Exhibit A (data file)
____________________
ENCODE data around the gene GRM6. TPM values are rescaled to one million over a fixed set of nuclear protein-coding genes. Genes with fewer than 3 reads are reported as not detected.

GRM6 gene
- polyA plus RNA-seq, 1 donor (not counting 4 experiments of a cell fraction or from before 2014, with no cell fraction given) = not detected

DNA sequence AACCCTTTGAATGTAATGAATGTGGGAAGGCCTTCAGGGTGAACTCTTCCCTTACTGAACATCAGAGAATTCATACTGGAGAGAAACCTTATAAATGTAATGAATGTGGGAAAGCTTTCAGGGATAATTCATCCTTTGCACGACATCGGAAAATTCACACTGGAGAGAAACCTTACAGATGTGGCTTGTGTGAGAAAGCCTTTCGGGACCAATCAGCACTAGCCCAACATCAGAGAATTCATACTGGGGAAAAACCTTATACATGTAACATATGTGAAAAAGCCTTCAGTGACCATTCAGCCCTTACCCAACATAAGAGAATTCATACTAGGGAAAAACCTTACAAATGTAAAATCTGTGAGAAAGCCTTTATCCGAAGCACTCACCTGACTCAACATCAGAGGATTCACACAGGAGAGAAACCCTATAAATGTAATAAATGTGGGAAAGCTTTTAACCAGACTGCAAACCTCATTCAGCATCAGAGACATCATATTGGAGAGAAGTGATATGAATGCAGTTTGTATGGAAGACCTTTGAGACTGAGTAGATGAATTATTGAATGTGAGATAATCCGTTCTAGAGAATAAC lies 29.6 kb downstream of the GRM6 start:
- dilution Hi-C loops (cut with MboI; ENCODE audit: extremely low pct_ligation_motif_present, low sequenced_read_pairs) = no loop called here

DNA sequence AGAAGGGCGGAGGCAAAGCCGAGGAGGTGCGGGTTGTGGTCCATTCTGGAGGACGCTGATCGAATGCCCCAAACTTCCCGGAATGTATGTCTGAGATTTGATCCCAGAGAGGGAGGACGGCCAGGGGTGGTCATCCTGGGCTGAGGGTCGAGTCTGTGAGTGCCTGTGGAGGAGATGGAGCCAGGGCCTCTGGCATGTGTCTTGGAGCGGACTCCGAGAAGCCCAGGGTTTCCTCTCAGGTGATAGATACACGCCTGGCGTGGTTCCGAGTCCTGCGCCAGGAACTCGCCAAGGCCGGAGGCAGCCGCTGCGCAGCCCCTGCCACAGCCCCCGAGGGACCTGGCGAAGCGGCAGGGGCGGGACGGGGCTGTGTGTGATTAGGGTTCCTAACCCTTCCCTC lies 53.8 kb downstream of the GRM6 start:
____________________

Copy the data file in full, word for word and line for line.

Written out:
ENCODE data around the gene GRM6. TPM values are rescaled to one million over a fixed set of nuclear protein-coding genes. Genes with fewer than 3 reads are reported as not detected.

GRM6 gene
- polyA plus RNA-seq, 1 donor (not counting 4 experiments of a cell fraction or from before 2014, with no cell fraction given) = not detected

DNA sequence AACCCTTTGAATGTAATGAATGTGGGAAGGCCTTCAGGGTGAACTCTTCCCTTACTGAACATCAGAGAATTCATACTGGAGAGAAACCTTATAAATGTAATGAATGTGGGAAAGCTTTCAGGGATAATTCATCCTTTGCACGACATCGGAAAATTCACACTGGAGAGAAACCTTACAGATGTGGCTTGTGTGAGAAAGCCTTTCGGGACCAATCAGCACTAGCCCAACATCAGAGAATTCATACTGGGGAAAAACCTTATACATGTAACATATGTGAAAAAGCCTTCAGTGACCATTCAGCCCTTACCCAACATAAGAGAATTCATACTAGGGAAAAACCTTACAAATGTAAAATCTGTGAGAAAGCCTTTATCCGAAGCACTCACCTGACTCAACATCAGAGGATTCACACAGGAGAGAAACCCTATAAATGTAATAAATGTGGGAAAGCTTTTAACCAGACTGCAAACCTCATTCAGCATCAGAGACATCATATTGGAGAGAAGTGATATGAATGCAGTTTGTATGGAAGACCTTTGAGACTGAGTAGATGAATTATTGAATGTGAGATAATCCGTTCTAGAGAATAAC lies 29.6 kb downstream of the GRM6 start:
- dilution Hi-C loops (cut with MboI; ENCODE audit: extremely low pct_ligation_motif_present, low sequenced_read_pairs) = no loop called here

DNA sequence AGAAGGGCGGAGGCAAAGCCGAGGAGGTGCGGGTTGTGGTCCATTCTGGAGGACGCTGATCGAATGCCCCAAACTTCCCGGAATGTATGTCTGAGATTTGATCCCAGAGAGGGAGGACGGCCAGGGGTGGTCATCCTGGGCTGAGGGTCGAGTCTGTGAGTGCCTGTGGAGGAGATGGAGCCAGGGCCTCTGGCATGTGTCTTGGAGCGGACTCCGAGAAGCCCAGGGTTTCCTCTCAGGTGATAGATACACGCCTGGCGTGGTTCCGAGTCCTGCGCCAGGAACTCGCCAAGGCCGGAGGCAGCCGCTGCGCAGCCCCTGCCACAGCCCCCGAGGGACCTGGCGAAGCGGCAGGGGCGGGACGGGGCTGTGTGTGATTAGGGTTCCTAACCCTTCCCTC lies 53.8 kb downstream of the GRM6 start: